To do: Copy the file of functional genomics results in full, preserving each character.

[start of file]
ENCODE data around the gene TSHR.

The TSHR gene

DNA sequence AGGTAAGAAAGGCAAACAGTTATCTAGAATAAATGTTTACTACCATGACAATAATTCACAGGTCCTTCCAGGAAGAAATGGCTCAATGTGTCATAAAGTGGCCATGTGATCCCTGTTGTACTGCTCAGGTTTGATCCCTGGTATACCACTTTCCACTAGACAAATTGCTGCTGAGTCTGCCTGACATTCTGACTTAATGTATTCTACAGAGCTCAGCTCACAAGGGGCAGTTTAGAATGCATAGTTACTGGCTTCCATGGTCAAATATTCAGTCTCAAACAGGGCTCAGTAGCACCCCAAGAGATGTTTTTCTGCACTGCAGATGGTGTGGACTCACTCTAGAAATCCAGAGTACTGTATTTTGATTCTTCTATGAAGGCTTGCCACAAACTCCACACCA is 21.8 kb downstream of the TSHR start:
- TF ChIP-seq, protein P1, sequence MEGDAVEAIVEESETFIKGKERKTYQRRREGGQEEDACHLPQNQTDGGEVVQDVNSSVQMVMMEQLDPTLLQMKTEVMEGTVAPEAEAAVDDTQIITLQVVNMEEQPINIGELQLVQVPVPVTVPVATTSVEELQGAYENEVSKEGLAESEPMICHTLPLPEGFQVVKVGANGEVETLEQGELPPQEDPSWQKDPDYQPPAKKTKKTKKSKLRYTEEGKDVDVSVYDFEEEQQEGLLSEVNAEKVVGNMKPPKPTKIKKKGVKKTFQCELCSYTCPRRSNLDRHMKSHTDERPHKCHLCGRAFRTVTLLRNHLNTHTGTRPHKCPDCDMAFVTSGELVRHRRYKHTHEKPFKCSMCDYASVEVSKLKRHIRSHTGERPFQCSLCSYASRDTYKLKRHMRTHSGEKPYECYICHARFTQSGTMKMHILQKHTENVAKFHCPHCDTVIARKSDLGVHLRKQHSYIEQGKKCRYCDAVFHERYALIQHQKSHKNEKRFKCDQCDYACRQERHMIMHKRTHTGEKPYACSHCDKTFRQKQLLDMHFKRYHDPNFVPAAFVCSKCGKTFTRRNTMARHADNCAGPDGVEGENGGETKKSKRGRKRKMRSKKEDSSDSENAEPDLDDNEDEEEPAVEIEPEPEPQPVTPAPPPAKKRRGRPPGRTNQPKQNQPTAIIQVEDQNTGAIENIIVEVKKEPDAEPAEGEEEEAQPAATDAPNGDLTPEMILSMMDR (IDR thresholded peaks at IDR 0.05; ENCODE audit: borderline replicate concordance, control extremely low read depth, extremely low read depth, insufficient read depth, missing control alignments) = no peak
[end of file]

ENCODE data around the gene TSHR.

The TSHR gene

DNA sequence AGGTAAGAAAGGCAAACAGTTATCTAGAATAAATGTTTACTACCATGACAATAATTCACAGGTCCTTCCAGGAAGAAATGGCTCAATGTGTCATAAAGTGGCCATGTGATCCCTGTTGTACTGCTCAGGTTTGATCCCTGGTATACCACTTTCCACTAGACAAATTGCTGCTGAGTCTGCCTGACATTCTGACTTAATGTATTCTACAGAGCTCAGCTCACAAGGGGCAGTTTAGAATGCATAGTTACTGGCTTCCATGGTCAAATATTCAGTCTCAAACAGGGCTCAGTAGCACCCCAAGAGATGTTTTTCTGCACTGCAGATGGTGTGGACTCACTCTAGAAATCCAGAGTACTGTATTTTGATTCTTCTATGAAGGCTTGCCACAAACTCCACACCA is 21.8 kb downstream of the TSHR start:
- TF ChIP-seq, protein P1, sequence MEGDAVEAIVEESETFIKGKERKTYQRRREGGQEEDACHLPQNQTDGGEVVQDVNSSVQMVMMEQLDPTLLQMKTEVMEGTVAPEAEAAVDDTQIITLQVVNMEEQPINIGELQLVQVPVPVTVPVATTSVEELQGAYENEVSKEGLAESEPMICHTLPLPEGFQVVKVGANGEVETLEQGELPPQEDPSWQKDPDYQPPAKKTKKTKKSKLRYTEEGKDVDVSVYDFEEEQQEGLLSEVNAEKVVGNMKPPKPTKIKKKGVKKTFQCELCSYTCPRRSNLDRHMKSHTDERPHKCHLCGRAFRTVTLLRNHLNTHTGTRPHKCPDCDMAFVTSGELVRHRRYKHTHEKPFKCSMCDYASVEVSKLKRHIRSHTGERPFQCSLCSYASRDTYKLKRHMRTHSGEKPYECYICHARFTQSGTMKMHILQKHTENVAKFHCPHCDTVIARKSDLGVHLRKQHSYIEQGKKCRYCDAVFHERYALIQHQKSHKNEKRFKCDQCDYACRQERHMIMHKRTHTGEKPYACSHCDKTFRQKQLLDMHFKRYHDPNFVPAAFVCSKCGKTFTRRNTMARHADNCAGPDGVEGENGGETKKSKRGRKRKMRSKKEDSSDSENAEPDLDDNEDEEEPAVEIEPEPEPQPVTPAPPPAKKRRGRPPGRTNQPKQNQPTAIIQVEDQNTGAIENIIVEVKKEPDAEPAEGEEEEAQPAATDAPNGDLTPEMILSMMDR (IDR thresholded peaks at IDR 0.05; ENCODE audit: borderline replicate concordance, control extremely low read depth, extremely low read depth, insufficient read depth, missing control alignments) = no peak